The GLP aggregated and excerpted this blog/article to reflect the diversity of news, opinion and analysis.
Scientists at the University of Massachusetts Medical School (UMMS) say they have identified a new molecular pathway critical for maintaining the smooth muscle tone that allows the passage of materials through the digestive system. This finding, based on studying calcium ion-controlled pathways in mice, may lead to new treatments for a host of digestive disorders, ranging from common gastroesophageal reflux disease (GERD) to swallowing disorders, incontinence, and pancreatitis.
The team’s study (“The Molecular Basis of the Genesis of Basal Tone in Internal Anal Sphincter”) was published in Nature Communications.
“We are excited about the potential to target identified genes to treat disorders such as reflux and incontinence,” said Ronghua ZhuGe, PhD, associate professor of microbiology and physiological systems and a senior author of the study. “Knowing how these muscles stay contracted for such long periods of time will allow us to develop potential new treatments for these diseases. The next step is to see whether this molecular mechanism in mice also operates in humans.”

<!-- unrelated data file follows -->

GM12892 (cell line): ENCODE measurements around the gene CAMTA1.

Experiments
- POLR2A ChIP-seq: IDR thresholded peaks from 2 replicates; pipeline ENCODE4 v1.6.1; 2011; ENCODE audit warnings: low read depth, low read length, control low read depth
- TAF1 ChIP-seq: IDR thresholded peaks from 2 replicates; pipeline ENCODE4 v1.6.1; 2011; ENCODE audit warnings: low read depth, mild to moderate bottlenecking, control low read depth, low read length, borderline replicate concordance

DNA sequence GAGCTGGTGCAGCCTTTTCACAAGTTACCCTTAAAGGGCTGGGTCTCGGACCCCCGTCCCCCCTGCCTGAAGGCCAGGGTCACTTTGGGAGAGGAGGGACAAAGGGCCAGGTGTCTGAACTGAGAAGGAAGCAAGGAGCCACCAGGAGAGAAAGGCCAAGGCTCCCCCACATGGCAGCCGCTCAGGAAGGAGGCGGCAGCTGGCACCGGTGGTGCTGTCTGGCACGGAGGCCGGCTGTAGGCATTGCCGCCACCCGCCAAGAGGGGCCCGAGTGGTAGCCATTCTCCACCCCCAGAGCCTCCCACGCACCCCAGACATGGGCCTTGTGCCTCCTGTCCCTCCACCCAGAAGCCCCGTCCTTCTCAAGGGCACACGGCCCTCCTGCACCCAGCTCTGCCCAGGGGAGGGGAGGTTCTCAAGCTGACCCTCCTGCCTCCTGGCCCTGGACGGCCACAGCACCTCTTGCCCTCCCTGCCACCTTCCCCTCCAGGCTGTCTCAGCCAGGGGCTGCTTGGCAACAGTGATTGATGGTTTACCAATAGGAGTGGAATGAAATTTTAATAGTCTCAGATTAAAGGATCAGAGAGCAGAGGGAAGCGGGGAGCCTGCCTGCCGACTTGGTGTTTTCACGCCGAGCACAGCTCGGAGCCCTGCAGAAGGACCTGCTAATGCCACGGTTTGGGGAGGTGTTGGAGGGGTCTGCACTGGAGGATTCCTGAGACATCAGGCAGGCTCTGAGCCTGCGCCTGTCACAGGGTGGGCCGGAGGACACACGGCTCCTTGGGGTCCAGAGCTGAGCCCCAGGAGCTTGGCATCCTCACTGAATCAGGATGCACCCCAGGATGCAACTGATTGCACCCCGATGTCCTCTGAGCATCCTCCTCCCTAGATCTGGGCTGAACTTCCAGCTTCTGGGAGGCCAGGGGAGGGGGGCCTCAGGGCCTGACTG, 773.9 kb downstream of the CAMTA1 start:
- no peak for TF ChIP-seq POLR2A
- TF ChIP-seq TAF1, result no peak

The human body, and those of other mammals, contains a number of ring-shaped structures made of smooth muscle encircling openings in hollow organs such as the intestines and bladder that are called sphincters. Smooth muscle is controlled involuntarily, unlike the muscles we use to walk, for example, so that we don’t need to consciously move digested food from stomach to small intestine.
Read full, original post: Genetic Approach May Lead to New Treatments for Digestive Diseases